5. Take advantage of technology to stay in touch

The world is smaller than it’s ever been before. It is now free to “call” and text via Facebook Messenger, WhatsApp, LINE, or any other social media channel of choice. Take advantage of them! With time differences, plan ahead for convenient times to call or chat. Set reminders on your phone if you need to.  

6. Don’t get too upset or beat yourself up if you drift apart. And, give grace to friends who’ve left and don’t stay in touch as much as you’d like

Life goes on, and it doesn’t stop for anyone. There’s something about being in the same city that creates a closeness that is just hard to replicate when you’re countries apart. In my experience, my closest friends are those where we can pick back up no matter how long we’ve been apart.   

7. Remember your kids will likely experience the same challenges within their own friendships

I now work at KIS International School, and I see the revolving door of international families moving on every few years. For kids who grow up in an expat family and especially, if they attend international school, it’s nearly impossible to avoid making friends who will eventually leave.  I believe these tips also apply to kids, but they need your help to facilitate. Help them understand and work through their emotions. Talk to them and support them through the grieving process. Seek out long-term friends for yourself that have kids of similar age(s). This way, when classmates inevitably leave, they still have some stability. Coordinate with leaving friends’ parents to allow the children to stay in touch via technology, or even by becoming pen pals. 

Living abroad is an amazing opportunity that opens so many doors, and allows for a chance to see the world from a bigger perspective. It also creates unique challenges that our friends and family back home may not truly appreciate or understand. Now that I have my own toddler to consider, I hope to take my own advice, help her through the inevitable loss of close friends, and establish some long-term friendships along the way.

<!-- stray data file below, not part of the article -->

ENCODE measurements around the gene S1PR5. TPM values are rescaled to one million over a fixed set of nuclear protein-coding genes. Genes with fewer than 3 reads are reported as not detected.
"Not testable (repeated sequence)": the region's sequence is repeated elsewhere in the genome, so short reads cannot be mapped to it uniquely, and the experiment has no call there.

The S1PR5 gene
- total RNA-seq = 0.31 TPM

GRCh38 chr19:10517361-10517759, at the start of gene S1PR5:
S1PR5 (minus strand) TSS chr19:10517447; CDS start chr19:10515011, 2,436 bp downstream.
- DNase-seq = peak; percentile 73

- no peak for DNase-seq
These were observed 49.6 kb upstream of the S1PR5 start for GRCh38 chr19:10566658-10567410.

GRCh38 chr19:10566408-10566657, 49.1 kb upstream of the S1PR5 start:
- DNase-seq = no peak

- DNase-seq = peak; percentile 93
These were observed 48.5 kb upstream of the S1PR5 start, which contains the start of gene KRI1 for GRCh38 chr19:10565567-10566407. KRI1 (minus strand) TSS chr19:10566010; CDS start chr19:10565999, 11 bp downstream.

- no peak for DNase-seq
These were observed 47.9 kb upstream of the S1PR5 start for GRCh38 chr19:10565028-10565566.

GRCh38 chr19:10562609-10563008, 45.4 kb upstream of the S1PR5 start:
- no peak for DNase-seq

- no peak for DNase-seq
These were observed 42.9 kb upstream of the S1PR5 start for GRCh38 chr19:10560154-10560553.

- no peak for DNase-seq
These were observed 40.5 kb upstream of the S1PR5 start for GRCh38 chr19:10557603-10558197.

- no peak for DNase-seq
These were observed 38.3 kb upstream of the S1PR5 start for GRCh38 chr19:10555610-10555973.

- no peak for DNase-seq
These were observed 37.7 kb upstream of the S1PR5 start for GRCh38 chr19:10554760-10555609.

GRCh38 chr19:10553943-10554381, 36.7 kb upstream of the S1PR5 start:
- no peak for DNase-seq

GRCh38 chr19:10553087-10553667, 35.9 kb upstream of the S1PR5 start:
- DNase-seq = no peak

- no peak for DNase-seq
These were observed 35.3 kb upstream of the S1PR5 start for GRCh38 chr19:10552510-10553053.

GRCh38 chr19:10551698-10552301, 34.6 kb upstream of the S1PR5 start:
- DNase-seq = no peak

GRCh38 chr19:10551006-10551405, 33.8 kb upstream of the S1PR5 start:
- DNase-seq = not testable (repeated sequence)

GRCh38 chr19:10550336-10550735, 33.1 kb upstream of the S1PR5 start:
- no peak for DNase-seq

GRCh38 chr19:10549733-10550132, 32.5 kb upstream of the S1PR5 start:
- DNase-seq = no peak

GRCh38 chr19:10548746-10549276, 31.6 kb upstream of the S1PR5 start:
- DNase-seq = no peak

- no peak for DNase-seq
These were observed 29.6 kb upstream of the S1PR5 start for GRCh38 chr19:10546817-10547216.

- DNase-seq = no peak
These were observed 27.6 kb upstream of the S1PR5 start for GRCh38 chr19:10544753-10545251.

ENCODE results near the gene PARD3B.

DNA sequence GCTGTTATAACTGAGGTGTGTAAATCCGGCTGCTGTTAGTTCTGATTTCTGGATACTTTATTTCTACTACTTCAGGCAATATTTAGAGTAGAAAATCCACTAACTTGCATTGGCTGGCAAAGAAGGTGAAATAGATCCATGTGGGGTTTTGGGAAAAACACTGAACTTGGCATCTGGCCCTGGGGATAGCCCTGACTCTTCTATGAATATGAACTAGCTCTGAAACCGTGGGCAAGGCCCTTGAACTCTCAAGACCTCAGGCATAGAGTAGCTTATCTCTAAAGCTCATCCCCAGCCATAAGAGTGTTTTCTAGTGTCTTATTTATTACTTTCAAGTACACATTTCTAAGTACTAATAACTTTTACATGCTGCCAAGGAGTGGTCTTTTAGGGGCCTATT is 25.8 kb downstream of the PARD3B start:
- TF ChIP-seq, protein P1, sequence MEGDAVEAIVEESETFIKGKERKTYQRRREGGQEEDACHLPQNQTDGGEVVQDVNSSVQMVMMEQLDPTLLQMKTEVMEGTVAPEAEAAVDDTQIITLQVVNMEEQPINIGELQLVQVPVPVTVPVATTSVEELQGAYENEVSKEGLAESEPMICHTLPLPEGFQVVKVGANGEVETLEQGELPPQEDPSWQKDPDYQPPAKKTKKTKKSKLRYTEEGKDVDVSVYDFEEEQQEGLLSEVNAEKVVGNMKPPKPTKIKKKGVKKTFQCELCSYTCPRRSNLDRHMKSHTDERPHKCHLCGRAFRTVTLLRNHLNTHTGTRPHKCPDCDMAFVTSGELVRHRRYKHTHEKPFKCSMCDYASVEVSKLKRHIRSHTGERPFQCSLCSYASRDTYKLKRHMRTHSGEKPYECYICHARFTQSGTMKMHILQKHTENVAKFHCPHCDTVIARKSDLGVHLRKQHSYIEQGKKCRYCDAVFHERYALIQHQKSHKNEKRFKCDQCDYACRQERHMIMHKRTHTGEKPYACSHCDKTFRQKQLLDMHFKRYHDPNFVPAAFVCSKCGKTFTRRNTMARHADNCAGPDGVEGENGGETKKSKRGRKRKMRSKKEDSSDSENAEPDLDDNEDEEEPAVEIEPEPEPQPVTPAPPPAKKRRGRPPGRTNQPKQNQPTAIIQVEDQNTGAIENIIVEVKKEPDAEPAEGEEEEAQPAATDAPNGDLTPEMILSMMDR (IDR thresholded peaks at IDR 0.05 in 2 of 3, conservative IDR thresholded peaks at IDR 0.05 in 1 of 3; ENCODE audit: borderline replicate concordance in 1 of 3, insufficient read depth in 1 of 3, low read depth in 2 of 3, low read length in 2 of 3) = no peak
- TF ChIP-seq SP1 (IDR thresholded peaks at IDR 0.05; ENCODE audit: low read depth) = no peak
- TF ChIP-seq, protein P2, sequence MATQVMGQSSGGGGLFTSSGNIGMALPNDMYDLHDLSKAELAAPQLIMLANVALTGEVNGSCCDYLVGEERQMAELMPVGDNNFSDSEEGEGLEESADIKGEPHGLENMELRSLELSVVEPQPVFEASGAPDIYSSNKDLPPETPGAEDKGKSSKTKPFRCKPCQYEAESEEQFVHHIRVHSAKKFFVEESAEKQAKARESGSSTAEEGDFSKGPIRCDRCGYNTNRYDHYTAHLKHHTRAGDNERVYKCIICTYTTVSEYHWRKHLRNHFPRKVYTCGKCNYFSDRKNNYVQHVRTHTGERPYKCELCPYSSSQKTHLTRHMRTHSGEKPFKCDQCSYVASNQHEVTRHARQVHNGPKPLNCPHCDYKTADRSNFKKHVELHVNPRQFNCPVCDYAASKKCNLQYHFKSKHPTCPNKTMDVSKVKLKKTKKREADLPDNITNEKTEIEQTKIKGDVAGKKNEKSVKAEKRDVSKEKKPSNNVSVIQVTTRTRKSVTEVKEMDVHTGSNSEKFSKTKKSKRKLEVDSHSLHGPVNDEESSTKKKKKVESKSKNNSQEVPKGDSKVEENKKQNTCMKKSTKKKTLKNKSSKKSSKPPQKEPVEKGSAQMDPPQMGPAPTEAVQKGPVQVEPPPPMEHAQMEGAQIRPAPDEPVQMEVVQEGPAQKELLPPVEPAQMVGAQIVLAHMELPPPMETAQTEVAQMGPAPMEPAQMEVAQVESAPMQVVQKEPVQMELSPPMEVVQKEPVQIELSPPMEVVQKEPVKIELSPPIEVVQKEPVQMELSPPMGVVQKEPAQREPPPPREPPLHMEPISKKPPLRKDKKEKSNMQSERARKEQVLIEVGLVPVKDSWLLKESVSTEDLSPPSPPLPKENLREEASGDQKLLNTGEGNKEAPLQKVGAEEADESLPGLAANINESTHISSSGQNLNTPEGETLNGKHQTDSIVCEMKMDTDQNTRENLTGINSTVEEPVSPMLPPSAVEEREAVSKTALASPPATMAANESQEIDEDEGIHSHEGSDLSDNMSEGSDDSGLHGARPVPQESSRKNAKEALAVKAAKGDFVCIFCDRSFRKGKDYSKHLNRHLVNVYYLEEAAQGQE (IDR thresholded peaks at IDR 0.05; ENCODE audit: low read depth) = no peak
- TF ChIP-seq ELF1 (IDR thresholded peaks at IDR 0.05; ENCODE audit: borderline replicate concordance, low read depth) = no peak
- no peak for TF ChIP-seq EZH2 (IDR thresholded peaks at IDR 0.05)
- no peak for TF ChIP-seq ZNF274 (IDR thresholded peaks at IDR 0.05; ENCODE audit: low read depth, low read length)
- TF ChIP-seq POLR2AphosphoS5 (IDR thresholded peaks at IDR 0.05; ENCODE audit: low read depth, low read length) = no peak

Fellow mamas, we’ve got this!   

About the Author

Laurie is the mom of a spunky almost 2-year-old daughter and has made Bangkok her home for over 11 years. She loves her job as an International Admissions Manager for KIS International School where she has been working since 2018. She is very lucky to have friends living all over the world as a direct result of being an expat in Bangkok. If you plan on staying in Thailand for the foreseeable future, be sure to check out the Facebook group: The Long Run – Thailand. For more information about KIS International School, please visit www.kis.ac.th.

The views expressed in the articles in this magazine are not necessarily those of BAMBI committee members and we assume no responsibility for them or their effects. BAMBI News welcomes volunteer contributors to our magazine. Please contact editor@bambiweb.org.